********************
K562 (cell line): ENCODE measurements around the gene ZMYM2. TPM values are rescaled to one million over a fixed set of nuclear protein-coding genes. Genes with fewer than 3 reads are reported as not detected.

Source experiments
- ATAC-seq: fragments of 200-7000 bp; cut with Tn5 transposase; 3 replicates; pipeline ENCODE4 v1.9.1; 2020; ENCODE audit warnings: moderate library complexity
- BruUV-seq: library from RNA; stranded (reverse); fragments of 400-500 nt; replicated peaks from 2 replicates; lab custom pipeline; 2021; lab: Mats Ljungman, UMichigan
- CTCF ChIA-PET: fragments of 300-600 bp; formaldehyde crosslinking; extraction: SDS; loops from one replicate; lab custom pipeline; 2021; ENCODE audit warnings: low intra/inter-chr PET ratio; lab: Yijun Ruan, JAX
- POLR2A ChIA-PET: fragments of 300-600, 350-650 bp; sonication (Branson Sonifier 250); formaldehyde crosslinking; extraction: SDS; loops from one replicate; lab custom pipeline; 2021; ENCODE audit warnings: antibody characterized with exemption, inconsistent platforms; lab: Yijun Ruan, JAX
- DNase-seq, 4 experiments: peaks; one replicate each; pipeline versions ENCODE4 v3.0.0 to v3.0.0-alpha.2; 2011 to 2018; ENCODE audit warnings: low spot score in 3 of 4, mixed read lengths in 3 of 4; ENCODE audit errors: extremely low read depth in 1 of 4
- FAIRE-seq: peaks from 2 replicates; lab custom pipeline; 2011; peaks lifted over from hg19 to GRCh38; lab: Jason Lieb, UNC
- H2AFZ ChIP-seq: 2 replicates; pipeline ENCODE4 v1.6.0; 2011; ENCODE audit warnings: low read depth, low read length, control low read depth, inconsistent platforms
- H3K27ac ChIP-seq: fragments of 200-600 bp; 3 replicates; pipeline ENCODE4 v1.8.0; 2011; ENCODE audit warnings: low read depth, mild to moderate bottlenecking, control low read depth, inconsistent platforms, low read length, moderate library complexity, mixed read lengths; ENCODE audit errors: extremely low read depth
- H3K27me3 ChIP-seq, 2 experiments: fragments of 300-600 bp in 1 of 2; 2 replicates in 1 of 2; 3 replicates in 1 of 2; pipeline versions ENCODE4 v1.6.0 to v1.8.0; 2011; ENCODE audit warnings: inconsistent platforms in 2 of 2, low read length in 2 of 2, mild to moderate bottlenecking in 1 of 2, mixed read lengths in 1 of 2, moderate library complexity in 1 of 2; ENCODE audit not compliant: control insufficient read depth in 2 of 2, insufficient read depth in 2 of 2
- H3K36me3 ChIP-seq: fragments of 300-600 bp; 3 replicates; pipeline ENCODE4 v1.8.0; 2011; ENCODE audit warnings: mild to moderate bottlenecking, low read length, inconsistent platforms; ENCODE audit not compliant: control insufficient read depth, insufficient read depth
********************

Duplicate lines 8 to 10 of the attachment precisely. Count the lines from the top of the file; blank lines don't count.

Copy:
- FAIRE-seq: peaks from 2 replicates; lab custom pipeline; 2011; peaks lifted over from hg19 to GRCh38; lab: Jason Lieb, UNC
- H2AFZ ChIP-seq: 2 replicates; pipeline ENCODE4 v1.6.0; 2011; ENCODE audit warnings: low read depth, low read length, control low read depth, inconsistent platforms
- H3K27ac ChIP-seq: fragments of 200-600 bp; 3 replicates; pipeline ENCODE4 v1.8.0; 2011; ENCODE audit warnings: low read depth, mild to moderate bottlenecking, control low read depth, inconsistent platforms, low read length, moderate library complexity, mixed read lengths; ENCODE audit errors: extremely low read depth